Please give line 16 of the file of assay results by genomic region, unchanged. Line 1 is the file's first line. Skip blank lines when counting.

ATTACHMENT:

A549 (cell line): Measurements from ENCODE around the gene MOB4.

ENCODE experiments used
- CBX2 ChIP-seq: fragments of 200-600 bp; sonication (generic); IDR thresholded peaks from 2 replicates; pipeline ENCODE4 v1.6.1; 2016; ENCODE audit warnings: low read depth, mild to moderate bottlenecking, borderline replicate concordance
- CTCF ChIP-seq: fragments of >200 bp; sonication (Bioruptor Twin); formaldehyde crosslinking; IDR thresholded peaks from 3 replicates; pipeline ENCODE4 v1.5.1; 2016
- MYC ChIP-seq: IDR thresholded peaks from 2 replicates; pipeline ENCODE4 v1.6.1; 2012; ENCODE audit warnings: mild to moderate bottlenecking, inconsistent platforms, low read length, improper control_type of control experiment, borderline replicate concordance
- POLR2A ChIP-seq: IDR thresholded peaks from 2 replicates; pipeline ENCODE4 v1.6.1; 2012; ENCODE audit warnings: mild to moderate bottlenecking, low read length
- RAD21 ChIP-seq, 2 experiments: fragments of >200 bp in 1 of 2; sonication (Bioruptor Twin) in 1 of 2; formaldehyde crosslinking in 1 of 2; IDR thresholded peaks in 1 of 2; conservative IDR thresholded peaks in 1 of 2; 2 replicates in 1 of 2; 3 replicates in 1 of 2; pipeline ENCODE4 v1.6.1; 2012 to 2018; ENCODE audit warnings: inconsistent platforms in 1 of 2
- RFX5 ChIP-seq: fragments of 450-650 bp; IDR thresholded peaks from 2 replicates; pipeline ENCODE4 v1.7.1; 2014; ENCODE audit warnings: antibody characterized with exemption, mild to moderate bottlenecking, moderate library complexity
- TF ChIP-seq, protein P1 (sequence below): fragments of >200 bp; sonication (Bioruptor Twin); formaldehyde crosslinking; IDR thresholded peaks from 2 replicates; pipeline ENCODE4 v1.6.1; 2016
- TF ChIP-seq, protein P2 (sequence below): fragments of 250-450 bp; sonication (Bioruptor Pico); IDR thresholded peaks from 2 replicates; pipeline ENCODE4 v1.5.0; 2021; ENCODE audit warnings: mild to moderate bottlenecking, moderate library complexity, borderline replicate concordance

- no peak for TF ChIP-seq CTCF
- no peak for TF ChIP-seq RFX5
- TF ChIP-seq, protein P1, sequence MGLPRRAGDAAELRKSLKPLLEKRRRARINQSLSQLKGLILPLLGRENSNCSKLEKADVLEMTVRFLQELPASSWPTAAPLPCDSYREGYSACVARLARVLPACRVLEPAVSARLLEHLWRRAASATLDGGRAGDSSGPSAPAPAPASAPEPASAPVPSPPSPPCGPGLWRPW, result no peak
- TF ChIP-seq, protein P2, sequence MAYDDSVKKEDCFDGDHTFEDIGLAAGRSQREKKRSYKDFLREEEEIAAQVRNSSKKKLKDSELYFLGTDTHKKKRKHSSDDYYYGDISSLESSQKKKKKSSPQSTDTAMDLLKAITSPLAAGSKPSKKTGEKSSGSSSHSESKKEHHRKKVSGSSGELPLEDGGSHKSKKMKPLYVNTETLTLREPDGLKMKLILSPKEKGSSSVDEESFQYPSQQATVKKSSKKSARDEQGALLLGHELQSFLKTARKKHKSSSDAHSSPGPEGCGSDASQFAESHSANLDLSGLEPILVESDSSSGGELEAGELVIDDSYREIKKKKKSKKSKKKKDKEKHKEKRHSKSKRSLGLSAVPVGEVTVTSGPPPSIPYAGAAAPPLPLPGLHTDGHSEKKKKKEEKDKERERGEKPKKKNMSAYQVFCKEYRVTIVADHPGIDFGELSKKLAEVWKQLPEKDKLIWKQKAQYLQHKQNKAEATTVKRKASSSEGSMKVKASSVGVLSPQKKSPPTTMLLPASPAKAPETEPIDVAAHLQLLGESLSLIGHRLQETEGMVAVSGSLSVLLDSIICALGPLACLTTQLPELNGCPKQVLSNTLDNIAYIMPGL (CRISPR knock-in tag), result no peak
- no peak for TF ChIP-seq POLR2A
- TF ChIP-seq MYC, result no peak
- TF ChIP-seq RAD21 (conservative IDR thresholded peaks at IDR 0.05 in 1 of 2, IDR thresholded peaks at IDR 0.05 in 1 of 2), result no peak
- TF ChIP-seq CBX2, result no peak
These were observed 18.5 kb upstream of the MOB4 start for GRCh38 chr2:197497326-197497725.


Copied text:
- TF ChIP-seq MYC, result no peak